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A Memory in the Garden

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I was staring over the little stream that ran through my peaceful garden. It had been a long winter and the cool, brown dirt felt smooth on my arthritic hands. The birds twittered in the trees as I thought of the past forty years; those had been times full of joy and of sorrow.
‘When I was twenty five I married my wonderful husband Timothy. We both had a passion to teach young children so we taught at the same school for about two years. Then we were blessed with twins. Ah, James and Jon were rambunctious boys, always in trouble no matter where they went. Although I don’t recall every time they got in trouble.
After it had been over a year since I had been to work, I had a very hard time going back. So my husband and I decided since it had been so long that I would stay home and that he would work. It was also then I took up my habit of gardening, I had never liked gardening when I was a girl, but one grows to love it.
It was one year later that we were blessed with a little girl. Hannah was a lot calmer than her brothers, but to her brothers she was something really special. Their attitude changed when they were around her, whenever she cried they would go see what was wrong. They were her protectors; they watched out for her and made sure she was all right. Hannah grew to love all the attention she got from her brothers.
I think when Hannah was about two and the boys almost four we went out to my garden for an hour or two. Hannah was crawling around and the boys were playing. Then suddenly the laughter stops the coos of Hannah are no longer audible. I get up a turn around to see Hannah in the stream. I run over to where the boys were; they had tried to pull her out, but they couldn’t. I reached down and pulled her out, she was soaked. As soon as my husband got home I told him put a fence around the edge of the stream, and on the sides of the bridge. I was so scared when I didn’t hear anything, but everything turned out all right. As the children grew older my husband took down the fences and we had no more accidents. The children loved it in my garden as much as I did; they went out there as much as they could after school and in the summer time.
Several years passed and Hannah started dating. Either James or Jon chaperoned, making sure her date didn’t hurt her in any way. The very last guy she went out with was a keeper. Hannah went on to marry him and the boys made him promise not to hurt her. They even threatened him, but at that point the boys were joking. They had their own problems to worry about. At that point in time Jon was married and James was engaged, both to very nice women. At that time Jon had been married a year and James was getting married the next month. It was also that year my parents passed away. They were old, but we still missed them. The year after that Jon’s wife had a miscarriage. It was hard for her to accept it, but when James’ wife had a little girl, both women were happy. From then on my life was filed with children and grandchildren coming to visit, babies being born, and all the joys of life.’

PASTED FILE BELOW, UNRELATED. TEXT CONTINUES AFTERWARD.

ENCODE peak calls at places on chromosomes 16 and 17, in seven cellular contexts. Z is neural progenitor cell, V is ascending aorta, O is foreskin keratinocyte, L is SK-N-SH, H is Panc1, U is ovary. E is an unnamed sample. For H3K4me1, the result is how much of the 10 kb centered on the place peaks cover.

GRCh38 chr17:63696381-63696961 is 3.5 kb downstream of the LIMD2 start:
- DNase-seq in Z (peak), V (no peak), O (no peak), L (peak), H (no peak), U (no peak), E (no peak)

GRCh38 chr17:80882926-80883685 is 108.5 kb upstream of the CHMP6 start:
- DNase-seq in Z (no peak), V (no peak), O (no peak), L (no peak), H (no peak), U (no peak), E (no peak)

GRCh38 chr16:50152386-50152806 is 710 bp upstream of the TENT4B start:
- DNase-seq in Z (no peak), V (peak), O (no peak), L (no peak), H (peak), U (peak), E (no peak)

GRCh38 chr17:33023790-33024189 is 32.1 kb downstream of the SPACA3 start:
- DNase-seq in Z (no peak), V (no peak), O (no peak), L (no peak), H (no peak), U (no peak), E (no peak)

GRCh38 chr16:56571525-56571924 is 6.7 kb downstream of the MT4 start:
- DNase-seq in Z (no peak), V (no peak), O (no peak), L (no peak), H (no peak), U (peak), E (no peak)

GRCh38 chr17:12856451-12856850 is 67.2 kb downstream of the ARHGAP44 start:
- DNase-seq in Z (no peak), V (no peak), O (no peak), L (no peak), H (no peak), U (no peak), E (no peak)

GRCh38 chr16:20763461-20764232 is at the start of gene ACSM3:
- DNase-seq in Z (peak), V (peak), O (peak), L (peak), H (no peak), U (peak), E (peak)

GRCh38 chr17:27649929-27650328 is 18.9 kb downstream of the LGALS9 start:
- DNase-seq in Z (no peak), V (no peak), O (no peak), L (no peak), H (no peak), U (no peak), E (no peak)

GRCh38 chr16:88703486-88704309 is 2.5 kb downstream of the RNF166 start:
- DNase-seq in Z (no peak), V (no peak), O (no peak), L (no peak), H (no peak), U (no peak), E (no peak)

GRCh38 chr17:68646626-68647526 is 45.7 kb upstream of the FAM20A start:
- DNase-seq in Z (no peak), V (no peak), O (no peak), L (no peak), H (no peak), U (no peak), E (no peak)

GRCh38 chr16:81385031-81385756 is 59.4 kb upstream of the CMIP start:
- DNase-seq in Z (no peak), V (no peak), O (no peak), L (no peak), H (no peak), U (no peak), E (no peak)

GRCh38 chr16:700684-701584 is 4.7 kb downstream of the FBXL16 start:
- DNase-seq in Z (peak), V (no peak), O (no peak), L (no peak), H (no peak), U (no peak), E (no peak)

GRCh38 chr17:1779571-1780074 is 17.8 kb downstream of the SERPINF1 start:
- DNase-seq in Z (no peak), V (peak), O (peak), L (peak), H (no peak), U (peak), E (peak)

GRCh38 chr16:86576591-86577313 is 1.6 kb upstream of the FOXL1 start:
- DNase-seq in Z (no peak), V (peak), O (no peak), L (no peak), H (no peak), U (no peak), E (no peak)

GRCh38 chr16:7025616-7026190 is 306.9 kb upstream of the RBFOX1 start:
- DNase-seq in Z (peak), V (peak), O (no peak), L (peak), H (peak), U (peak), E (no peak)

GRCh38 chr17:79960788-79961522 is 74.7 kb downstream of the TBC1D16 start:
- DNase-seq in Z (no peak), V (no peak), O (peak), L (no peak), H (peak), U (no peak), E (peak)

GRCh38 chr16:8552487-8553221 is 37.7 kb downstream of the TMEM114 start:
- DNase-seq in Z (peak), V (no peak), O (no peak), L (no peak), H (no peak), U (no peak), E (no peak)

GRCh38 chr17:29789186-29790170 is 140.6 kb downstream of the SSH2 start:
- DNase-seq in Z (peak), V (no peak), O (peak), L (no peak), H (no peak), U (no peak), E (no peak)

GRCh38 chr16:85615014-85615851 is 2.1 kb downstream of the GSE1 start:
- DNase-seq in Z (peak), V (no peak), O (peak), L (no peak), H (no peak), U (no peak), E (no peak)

It seems like a long time ago and to Tim it is, but to me it’s like it happened yesterday. I breathe in the crisp cool air. Suddenly I hear footsteps behind me.
Standing behind me is my husband. He holds my waist and says, “The garden is beautiful isn’t it Tess? The flowers are close to blooming and the vegetables are coming along nicely.”
“Yes they are,” I replied.
“Tessa, the kids are here and they are very excited to see you,” said my husband in his strong bass voice.
“How is everyone?” I asked.
“Well, Jo is as pretty as ever. Little Ryan is just like his father was as a child. The twins are just like their Father and Uncle were. That’s Hannah and her children. Lizzy is running and her parents are having a hard time keeping up. Nora is still walking around on little pudgy legs and I think Noah is like his mother was when she was a child; I would have to ask her parents though. That’s Jon and his kids. Last but not least James and Lexi, they have some news that they are excited to share. Then their kids Matt and Marcus have the bluest eyes I ever saw. Between you and me I think that the other children know James and Lexi news,” Tim replied.
“Well give me one minute and then I will be in,” I said. Tim left me; he knew I always said goodbye to my garden, even if I was just going in the house. “Well garden you heard how the kids are doing. You will most likely see the grandkids playing out here later today. I will have to remind Tim to put up the fences again. Grow well and bring me lots of flowers and vegetables this year.”





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